Writer-producer talks of 'criminal' past, current projects
Writer-producer Tom Fontana returned to the smallscreen Aug. 19 with BBC America’s “Copper,” a co-creation with Will Rokos (“Monster’s Ball”) about policemen in New York City’s Five Points neighborhood as the Civil War is winding down. Randee Dawn spoke with Fontana about his “criminal” past, his legal future, and why he never wanted to be a cop himself.
Randee Dawn: You’re based in New York City, but “Copper” films in Toronto.
Tom Fontana: Listen, I wish we could have shot in New York, but we had 12 budgets — one for Dublin, one for Detroit, one for New York. The studio we’re doing it with is a Canadian company (Cineflix Prods.) and they wanted to shoot it in Toronto. There was space there to build the entire Five Points, and that became the reality of the situation. Would I have preferred to shoot it around or in New York City? Yes. But what are you going to do?
RD: New York’s incentives just got revised, and are better than ever. Is that enough to bring you back?
TF: I can’t tell you. We are doing some of the post in New York, and that helps us enormously. We’re doing all the post here in New York for “Borgia” (Fontana’s other series, on Netflix) too. We’re trying to get writers included in the rebate — not writers like me, but middle-class writers who have families and rent — so it can create an environment that allows them to stay in the area.
RD: Did you have to police yourself, content-wise, for BBC America?
TF: They’ve been pretty good about letting us go the distance with the storytelling. Perry (Simon, BBC America general manager for channels) got into this (project) knowing it was Levinson and Fontana, so he knew we would be doing what we do with a certain amount of grittiness. It’s not like you’re sitting there and wondering how you can get away with stuff. There was a period when I was younger where I was trying to get away with stuff. But I’m an old man now, and I just want to tell good stories.
RD: Why return to crime drama?
TF: You get offered a lot of crime stuff, having done “Homicide” and “Oz,” and every once in a while you say, “That’s a way I haven’t done it before.” Being a New Yorker and a historian wannabe, I love this period of time in Manhattan. You can’t do all the “CSI” gizmos because they didn’t have them, so you fall back on natural sleuthing.
RD: Why do audiences always like police shows?
TF: You want to believe that if some crime was committed against you, your family or friends that there is some kind of justice out there. We’re fascinated by characters who go to extremes. We all live lives of normalcy where we say, “I’d like to punch that guy in the face, but I don’t punch people in the face.” But you want to watch other people punch guys in the face.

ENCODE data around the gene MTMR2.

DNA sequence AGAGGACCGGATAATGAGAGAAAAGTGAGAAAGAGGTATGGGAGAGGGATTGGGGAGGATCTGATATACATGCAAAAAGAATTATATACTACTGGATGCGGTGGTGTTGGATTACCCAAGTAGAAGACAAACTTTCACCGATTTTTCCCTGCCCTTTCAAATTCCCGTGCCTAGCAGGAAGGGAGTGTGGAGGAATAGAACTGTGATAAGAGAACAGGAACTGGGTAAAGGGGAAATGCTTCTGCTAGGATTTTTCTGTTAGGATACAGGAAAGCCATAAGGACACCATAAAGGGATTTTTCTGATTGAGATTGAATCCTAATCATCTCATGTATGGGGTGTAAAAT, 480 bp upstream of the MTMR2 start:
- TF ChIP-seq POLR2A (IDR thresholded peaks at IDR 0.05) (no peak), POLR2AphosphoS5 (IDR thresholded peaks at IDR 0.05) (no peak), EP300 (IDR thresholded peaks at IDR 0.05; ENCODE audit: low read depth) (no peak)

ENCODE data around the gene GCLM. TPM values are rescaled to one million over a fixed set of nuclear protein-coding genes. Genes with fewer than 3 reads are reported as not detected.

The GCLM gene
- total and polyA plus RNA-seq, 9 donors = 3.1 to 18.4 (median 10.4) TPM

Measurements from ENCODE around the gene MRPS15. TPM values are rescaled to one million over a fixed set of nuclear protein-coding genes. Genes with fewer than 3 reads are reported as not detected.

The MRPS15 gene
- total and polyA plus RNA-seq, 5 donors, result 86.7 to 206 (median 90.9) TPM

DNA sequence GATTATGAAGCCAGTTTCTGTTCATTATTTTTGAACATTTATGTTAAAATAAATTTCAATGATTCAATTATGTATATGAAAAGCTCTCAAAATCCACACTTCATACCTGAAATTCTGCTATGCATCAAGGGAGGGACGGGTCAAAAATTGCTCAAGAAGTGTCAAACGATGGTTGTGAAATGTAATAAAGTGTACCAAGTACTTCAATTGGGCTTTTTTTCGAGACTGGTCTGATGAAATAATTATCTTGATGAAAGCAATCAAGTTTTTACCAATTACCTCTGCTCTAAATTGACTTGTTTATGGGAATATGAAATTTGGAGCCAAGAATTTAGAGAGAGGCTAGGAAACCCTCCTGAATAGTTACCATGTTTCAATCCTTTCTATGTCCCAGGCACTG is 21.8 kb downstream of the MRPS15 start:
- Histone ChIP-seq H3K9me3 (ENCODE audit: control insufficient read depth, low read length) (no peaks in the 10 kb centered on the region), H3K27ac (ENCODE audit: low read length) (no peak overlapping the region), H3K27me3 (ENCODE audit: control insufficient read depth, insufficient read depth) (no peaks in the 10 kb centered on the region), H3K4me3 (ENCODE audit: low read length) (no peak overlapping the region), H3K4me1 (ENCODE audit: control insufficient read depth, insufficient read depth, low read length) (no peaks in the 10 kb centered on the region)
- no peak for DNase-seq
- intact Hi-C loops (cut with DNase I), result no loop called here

RD: Did you ever want to become a policeman or lawyer yourself?
TF: God, no. The fact that I get to be a writer and wake up at 5 a.m. and create, then put on a pair of jeans and go into an office — who would want to trade that? I don’t want to get shot at, I don’t want to have judges yell at me. I’m very blessed. Of course, the only reason I get up at 5 is that’s the only time the muse is available. She’s booked at David Chase’s house at 6:30.
RD: How has your producing partnership with Barry Levinson lasted for 20 years?
TF: He goes off and makes a movie, then comes back with a whole new fresh energy and perspective, and I go off and make a TV show and come back the same way. That’s what keeps it going; we sort of lean in and out of each others’ lives creatively. The old story is that when we originally met (to create) “Homicide,” he said, “I want to do a cop show without gun battles or car chases,” and I said, “That’s impossible; I’m in.” It seemed insane to me, and we’re still challenging each other.
RD: “Oz” has been off the air nearly 10 years. Do you ever regret getting the tattoo of the show’s logo (on his right shoulder) that’s featured in the opening credits?
TF: No regrets. I got it the way you’d get a tattoo in prison, by the way. It was not a gentle, loving thing. In fact, I’ve now decided I’m getting all my shows on my body. I’ll walk into studio offices and show off my resume on my body. I’m happy to bleed for my shows.